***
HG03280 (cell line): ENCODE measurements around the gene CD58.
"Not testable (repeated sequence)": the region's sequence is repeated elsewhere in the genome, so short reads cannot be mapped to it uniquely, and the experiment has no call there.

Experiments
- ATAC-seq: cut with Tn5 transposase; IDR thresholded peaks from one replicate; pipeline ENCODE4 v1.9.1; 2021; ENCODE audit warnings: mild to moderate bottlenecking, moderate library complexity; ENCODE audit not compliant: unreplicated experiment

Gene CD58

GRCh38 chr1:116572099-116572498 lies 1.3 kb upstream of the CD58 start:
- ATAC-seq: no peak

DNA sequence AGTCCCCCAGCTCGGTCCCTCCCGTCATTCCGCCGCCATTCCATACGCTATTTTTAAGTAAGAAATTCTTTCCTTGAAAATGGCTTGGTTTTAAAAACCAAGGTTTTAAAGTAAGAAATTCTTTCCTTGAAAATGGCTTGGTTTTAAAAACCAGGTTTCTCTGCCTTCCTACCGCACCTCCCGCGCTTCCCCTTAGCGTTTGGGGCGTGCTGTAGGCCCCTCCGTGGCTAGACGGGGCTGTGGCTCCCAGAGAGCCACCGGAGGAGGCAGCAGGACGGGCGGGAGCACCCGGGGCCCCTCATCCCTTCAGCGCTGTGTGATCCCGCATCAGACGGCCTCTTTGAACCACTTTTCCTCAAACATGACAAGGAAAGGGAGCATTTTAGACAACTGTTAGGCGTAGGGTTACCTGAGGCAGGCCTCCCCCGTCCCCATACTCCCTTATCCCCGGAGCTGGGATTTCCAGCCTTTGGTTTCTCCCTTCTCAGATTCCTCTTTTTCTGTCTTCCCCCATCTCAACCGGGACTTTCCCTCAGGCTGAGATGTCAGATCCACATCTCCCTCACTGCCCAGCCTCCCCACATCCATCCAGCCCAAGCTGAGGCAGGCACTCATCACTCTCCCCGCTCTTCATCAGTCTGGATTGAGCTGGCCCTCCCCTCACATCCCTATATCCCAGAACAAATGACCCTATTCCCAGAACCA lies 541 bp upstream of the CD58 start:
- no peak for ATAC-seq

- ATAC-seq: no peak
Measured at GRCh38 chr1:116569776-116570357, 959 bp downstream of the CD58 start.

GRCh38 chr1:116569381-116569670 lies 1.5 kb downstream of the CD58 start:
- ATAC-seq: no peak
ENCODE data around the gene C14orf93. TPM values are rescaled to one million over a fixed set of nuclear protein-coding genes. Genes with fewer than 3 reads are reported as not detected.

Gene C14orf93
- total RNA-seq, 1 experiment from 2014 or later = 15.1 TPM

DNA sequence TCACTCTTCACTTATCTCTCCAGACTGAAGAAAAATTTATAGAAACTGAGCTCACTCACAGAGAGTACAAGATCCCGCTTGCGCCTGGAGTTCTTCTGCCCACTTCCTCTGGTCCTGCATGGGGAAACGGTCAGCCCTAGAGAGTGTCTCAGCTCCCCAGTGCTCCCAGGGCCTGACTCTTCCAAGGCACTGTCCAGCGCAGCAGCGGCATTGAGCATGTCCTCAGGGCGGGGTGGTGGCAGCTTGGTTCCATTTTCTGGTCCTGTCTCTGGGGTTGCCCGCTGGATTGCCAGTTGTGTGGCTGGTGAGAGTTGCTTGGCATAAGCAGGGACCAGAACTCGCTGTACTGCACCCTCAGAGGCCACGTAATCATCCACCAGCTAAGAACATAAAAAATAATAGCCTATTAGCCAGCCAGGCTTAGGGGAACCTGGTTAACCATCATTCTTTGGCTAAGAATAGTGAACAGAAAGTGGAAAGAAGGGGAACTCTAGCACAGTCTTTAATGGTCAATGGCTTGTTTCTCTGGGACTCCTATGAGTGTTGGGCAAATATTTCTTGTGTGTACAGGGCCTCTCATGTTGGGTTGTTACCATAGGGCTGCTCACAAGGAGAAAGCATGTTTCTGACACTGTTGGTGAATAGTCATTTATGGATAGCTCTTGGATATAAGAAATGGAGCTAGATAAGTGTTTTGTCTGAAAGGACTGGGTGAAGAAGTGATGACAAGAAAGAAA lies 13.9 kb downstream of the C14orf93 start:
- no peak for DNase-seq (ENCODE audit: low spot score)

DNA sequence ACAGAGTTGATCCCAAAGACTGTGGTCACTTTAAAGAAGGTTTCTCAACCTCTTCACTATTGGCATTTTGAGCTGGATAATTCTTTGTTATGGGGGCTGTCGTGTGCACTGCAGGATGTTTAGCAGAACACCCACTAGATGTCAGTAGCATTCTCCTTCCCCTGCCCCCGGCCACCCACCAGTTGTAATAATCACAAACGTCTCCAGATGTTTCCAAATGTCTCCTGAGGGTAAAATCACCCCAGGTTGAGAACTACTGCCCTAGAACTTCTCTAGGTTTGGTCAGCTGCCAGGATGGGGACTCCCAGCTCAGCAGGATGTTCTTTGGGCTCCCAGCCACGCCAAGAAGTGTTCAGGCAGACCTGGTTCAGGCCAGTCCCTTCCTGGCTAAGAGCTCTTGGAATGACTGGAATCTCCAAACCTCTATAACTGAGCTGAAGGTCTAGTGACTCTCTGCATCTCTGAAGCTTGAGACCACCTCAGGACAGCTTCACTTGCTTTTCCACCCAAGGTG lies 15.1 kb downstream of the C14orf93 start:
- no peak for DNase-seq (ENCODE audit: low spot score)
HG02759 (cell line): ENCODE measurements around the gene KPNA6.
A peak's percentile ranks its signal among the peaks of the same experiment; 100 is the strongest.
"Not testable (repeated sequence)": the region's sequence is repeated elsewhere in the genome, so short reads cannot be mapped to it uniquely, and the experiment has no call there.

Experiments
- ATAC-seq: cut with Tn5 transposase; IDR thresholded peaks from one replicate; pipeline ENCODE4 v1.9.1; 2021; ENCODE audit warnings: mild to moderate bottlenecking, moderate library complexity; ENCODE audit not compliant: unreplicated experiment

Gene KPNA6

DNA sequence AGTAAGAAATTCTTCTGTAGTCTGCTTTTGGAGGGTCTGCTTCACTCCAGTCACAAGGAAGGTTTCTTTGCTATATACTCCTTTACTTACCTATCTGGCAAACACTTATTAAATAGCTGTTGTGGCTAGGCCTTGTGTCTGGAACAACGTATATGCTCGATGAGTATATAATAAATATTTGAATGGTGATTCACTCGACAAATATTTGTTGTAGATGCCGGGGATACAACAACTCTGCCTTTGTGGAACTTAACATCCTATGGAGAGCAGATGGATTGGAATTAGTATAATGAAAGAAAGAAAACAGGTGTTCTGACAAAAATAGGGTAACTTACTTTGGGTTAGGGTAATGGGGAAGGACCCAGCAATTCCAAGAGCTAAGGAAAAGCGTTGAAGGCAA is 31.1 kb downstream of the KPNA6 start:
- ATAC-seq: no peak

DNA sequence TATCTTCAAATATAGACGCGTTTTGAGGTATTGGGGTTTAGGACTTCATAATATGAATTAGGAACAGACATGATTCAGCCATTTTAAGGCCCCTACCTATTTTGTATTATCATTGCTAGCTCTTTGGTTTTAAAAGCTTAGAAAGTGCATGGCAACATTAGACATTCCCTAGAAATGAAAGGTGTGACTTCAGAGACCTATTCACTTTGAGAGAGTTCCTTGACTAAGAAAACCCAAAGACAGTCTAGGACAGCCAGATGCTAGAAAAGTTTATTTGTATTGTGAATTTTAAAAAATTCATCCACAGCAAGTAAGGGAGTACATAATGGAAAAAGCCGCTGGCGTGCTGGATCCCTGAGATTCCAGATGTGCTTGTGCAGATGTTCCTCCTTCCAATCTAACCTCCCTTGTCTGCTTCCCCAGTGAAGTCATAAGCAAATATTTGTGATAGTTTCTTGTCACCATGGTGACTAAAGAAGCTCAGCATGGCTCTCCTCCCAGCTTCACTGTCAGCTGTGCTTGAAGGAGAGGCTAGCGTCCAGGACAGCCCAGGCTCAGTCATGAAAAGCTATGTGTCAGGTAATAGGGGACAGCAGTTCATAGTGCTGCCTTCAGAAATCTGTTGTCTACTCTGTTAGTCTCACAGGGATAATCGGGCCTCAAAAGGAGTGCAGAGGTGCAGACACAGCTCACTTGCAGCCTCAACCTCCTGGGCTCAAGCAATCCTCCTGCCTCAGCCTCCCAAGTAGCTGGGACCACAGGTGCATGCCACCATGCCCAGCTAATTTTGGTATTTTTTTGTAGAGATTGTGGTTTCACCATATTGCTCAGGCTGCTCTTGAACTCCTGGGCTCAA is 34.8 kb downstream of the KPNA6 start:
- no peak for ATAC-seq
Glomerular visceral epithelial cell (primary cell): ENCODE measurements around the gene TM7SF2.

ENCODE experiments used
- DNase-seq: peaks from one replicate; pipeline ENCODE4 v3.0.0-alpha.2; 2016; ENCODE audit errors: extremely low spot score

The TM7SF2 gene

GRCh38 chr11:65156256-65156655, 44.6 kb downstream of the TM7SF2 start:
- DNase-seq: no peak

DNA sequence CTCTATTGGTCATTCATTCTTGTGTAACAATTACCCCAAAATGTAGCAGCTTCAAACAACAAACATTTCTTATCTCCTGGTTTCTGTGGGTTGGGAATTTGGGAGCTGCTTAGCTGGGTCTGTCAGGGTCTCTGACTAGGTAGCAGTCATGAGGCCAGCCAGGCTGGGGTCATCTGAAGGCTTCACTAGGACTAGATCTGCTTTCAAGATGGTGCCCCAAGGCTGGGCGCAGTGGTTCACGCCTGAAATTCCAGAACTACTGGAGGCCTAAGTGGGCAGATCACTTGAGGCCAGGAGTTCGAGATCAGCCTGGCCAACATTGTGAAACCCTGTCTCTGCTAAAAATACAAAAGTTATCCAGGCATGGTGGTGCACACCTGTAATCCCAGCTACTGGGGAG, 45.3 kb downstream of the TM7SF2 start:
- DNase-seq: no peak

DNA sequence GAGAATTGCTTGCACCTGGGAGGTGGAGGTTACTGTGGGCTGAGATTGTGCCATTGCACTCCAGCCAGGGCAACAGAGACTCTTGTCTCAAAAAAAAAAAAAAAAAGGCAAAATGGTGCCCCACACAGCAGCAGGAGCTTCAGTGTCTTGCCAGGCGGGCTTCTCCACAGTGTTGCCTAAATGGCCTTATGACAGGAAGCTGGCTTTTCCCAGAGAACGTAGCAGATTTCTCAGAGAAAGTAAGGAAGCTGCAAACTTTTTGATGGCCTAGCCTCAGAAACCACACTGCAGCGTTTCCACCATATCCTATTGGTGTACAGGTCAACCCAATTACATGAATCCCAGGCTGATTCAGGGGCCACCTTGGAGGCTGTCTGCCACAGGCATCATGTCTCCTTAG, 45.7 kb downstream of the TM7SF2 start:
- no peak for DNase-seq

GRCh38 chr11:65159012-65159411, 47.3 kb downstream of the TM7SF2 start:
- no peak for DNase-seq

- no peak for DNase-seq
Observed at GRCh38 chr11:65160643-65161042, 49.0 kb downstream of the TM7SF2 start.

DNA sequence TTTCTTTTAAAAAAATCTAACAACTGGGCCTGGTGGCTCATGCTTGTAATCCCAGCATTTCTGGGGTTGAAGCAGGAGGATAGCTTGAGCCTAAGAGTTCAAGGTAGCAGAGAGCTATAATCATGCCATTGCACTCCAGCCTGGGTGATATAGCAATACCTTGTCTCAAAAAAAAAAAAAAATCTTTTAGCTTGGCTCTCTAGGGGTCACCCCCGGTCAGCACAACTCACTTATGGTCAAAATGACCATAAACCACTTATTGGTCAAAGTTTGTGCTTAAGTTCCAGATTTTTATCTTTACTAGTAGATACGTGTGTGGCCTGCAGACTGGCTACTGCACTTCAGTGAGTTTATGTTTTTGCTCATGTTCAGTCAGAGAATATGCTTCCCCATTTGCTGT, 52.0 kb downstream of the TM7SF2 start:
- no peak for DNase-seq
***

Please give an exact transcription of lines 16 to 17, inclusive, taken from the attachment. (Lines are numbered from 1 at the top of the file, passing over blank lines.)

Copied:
- total RNA-seq, 1 experiment from 2014 or later = 15.1 TPM

DNA sequence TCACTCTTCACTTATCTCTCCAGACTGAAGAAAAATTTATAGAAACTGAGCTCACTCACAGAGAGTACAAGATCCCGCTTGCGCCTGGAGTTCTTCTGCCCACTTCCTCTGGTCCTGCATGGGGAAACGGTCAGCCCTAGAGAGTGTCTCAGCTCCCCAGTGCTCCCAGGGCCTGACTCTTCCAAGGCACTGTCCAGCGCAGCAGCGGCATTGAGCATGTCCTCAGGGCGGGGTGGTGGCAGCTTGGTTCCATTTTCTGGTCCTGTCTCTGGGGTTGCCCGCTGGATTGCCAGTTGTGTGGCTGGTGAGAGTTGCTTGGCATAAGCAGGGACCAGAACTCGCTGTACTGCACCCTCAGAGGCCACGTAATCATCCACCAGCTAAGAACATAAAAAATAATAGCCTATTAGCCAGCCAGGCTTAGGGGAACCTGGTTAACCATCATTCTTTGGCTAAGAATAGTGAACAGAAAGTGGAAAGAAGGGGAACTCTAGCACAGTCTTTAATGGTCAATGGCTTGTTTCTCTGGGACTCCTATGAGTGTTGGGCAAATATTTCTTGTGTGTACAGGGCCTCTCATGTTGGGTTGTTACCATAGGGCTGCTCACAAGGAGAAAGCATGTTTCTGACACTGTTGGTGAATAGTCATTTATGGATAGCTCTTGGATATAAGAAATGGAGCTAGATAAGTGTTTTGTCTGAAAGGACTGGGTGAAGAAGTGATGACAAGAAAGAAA lies 13.9 kb downstream of the C14orf93 start: